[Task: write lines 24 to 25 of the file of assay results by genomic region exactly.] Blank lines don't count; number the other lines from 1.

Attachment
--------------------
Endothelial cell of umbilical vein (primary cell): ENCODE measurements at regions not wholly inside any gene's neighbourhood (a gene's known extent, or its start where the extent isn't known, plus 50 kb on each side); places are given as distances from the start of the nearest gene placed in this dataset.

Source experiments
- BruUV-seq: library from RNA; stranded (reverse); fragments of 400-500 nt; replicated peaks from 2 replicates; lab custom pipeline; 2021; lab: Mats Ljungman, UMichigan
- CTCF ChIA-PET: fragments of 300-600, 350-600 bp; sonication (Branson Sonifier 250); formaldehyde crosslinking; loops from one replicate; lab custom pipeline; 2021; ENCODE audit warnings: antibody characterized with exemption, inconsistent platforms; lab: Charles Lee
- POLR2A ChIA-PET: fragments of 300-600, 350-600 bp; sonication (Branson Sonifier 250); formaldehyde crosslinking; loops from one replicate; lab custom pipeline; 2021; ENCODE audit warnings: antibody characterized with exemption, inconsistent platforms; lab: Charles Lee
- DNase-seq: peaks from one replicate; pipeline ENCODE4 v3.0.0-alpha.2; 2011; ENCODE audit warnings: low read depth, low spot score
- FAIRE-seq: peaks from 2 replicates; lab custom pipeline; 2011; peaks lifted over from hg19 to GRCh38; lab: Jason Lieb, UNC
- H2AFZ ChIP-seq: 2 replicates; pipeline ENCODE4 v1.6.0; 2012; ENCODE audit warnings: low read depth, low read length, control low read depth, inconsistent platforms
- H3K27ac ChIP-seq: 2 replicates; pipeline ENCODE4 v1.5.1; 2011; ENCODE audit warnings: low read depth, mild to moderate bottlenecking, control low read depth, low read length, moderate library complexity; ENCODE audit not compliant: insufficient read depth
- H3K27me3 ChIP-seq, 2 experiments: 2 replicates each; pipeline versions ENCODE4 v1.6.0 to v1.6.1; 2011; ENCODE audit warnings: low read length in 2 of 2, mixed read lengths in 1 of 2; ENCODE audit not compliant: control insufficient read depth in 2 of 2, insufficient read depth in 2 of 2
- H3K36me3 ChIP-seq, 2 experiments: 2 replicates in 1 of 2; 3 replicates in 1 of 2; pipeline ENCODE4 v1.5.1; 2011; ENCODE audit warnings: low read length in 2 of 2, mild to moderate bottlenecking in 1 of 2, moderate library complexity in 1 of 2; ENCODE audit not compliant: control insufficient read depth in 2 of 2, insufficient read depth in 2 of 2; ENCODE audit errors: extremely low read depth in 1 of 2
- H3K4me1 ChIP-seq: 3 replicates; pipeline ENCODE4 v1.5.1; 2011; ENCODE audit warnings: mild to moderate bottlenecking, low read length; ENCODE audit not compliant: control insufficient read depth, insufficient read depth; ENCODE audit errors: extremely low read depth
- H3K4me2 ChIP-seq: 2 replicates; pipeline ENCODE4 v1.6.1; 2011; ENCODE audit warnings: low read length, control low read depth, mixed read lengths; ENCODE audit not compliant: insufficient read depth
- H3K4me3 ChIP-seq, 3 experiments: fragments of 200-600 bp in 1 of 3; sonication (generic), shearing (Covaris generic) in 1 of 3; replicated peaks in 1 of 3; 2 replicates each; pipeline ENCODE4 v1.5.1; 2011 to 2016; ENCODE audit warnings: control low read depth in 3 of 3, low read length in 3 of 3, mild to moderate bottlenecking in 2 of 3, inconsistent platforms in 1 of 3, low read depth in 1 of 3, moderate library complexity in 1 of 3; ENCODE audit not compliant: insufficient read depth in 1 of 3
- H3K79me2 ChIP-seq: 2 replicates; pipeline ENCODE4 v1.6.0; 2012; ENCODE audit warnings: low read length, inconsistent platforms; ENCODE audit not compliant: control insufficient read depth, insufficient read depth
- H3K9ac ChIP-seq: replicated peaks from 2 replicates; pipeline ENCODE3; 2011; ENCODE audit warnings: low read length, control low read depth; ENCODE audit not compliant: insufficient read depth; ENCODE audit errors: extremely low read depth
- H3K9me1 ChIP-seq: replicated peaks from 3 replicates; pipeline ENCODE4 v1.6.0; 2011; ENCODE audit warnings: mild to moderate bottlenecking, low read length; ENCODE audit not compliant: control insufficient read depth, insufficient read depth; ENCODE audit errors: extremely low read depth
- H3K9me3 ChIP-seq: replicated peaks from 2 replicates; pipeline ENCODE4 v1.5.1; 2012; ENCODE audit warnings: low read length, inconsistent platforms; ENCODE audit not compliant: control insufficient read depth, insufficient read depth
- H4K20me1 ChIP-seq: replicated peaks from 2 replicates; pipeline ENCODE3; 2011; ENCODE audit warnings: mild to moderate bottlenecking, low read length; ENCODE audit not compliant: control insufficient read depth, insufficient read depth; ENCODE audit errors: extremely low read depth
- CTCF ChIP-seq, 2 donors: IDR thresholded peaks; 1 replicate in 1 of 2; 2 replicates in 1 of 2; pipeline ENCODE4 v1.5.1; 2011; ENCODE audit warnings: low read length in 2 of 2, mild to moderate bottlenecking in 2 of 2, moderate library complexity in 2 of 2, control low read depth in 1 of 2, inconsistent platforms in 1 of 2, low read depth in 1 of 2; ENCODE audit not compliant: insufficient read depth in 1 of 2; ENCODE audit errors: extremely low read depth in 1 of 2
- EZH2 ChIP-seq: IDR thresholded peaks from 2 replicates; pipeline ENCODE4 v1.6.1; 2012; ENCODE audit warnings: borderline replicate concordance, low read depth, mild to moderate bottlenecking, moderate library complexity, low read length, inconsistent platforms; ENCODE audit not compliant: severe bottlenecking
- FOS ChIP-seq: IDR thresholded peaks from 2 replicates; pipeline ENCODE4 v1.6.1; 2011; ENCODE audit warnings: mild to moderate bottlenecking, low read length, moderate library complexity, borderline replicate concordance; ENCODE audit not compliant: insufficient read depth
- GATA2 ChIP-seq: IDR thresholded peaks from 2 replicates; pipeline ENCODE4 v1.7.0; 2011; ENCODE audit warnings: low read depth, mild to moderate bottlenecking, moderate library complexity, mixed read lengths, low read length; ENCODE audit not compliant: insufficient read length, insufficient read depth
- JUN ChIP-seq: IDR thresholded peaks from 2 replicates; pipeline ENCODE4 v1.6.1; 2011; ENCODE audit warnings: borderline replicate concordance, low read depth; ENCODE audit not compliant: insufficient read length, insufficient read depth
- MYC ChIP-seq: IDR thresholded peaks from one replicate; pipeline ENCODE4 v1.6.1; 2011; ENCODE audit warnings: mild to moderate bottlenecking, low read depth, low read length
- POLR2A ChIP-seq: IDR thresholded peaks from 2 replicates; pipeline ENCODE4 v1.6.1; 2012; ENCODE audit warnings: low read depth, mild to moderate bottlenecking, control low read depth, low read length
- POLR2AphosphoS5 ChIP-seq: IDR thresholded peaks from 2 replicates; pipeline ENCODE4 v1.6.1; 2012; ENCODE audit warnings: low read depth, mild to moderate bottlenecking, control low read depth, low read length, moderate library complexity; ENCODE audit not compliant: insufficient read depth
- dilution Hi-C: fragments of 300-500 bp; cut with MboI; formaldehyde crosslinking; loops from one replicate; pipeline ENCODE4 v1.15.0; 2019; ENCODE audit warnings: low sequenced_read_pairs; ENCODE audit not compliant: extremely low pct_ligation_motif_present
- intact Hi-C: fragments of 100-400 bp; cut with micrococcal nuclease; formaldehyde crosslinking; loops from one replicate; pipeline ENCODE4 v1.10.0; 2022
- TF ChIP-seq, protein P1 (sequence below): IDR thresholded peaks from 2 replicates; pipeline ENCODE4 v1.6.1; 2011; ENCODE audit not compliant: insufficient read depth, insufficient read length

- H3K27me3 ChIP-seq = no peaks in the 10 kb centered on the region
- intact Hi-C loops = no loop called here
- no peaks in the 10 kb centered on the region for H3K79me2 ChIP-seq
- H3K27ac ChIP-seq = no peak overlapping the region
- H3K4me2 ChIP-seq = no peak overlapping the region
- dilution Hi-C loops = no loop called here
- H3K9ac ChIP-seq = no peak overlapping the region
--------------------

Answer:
- JUN ChIP-seq: IDR thresholded peaks from 2 replicates; pipeline ENCODE4 v1.6.1; 2011; ENCODE audit warnings: borderline replicate concordance, low read depth; ENCODE audit not compliant: insufficient read length, insufficient read depth
- MYC ChIP-seq: IDR thresholded peaks from one replicate; pipeline ENCODE4 v1.6.1; 2011; ENCODE audit warnings: mild to moderate bottlenecking, low read depth, low read length